The purpose of this study was to report the prevalence of visually significant cataract and cataract surgery and to determine demographic and socioeconomic factors that influence use of cataract surgery in a Hispanic population living in the United States.
Proyecto VER (Vision and Eye Research) is a population-based survey of visual impairment and blindness among noninstitutionalized Hispanic individuals 40 years or older living in the Pima and Santa Cruz counties of southern Arizona. A stratified random sample, which is described elsewhere,9 was used to select block groups in 2 major cities in Arizona: Nogales in Santa Cruz county and Tucson in Pima county. All members of sampled households who were self-described Hispanic and 40 years and older were eligible to participate.
After obtaining informed consent for participation, participants were interviewed at home by trained personnel. The interview was followed by a complete ophthalmic examination at a central clinic site. Data collection started in April 1997 and ended in September 1999. All study procedures were approved by the Johns Hopkins University Joint Committee on Clinical Investigations and followed the tenets of the Declaration of Helsinki.
The questionnaire was administered by trained personnel and offered in English and Spanish. The majority of home interviews (80%) were conducted in Spanish. The questionnaire contained specific questions on education, socioeconomic status, history of vision problems, visit to an eye care professional, and self-report of diabetes mellitus. Also included were a series of questions relating to health care use, access, and medical insurance taken from the Hispanic Health and Nutrition Examination Survey.10 An acculturation index was created by summarizing specific questions from the Hispanic Health and Nutrition Examination Survey regarding preferred language, country of birth, and other questions relating to adapting to US culture.11 The acculturation score ranges from 1 to 5, where 1 is low acculturation and 5 is high acculturation.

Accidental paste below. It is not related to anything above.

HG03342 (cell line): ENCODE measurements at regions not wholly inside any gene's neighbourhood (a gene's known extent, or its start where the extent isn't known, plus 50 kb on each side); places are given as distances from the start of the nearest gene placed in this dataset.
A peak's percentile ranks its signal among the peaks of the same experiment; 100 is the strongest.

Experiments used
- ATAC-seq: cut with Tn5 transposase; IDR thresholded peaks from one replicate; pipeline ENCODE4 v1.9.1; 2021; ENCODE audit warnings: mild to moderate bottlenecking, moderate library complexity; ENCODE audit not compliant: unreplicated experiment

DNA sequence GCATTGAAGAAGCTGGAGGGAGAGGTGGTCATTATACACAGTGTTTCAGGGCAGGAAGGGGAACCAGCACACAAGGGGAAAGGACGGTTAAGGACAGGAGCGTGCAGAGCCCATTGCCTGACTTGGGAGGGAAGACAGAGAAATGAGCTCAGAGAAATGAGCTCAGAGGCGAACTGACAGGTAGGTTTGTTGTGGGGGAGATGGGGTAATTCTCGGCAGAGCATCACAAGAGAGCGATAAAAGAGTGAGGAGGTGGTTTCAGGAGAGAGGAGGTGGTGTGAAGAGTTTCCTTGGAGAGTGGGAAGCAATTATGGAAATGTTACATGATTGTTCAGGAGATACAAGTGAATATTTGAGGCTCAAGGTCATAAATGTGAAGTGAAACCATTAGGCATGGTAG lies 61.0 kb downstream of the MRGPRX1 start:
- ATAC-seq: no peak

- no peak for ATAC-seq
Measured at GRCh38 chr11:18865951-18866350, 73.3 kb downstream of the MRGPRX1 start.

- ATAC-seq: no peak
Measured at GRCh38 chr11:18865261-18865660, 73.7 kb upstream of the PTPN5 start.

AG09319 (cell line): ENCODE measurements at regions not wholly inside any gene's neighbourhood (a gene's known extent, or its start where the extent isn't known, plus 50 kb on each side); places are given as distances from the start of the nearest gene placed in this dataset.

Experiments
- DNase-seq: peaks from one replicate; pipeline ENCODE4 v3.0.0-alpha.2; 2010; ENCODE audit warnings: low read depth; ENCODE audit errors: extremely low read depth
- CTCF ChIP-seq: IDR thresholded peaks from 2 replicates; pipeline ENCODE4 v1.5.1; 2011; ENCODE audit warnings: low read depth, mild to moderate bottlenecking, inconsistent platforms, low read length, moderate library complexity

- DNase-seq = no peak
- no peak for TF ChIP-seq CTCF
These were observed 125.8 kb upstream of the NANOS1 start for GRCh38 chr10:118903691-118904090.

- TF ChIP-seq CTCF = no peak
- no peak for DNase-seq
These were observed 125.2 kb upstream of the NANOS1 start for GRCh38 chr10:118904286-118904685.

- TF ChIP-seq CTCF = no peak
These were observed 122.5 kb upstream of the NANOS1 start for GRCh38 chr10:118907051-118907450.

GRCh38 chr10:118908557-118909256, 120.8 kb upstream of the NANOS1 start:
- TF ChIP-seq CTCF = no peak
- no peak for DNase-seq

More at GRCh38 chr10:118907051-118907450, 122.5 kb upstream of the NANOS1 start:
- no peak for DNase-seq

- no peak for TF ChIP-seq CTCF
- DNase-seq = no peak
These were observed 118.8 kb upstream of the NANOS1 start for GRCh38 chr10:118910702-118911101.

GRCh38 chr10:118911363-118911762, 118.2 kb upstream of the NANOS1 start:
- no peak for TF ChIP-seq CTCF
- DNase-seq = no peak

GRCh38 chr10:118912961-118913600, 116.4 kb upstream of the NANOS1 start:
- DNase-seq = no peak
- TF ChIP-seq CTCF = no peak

Visual acuity was assessed at the clinic, for each eye separately. Initial acuity was measured with the participant’s habitual distance correction. best-corrected acuity was measured after a full subjective refraction, using an auto-refractor (Humphrey Auto-Refractor; Humphrey Instruments Inc, San Leandro, Calif) to determine a starting point. Distance acuity was tested with the Early Treatment Diabetic Retinopathy Study chart12 at 3 m, illuminated at 130 candela/m2. Participants who failed to read the largest letters at 3 m were retested at 1.5 m, then at 1 m. Visual acuity was scored as the total number of letters read correctly, transformed to LogMAR units.13 Failure to read any letters was assigned an acuity of 1.7 LogMAR units, which is equivalent to acuity of 20/1000. An E chart12 was used for participants who were illiterate.
A standardized dilated ophthalmic examination was performed to determine the presence, type, and severity of lens opacities. Lenses were graded at the slitlamp using the Wilmer Cataract Grading Scheme.14 Nuclear opacification was graded against the standard photograph for an integer grade, with decimalized interpolation between the standards15 and a grade range from 0 to 4. Cortical opacification was estimated by dividing the pupillary area into 16 sectors and estimating the number of sectors obscured by opacity.16 Posterior subcapsular (PSC) opacity was graded as present or absent. In this article, we used severe cataract grades in conjunction with visual impairment (visually significant cataract) to describe those in need of cataract surgery.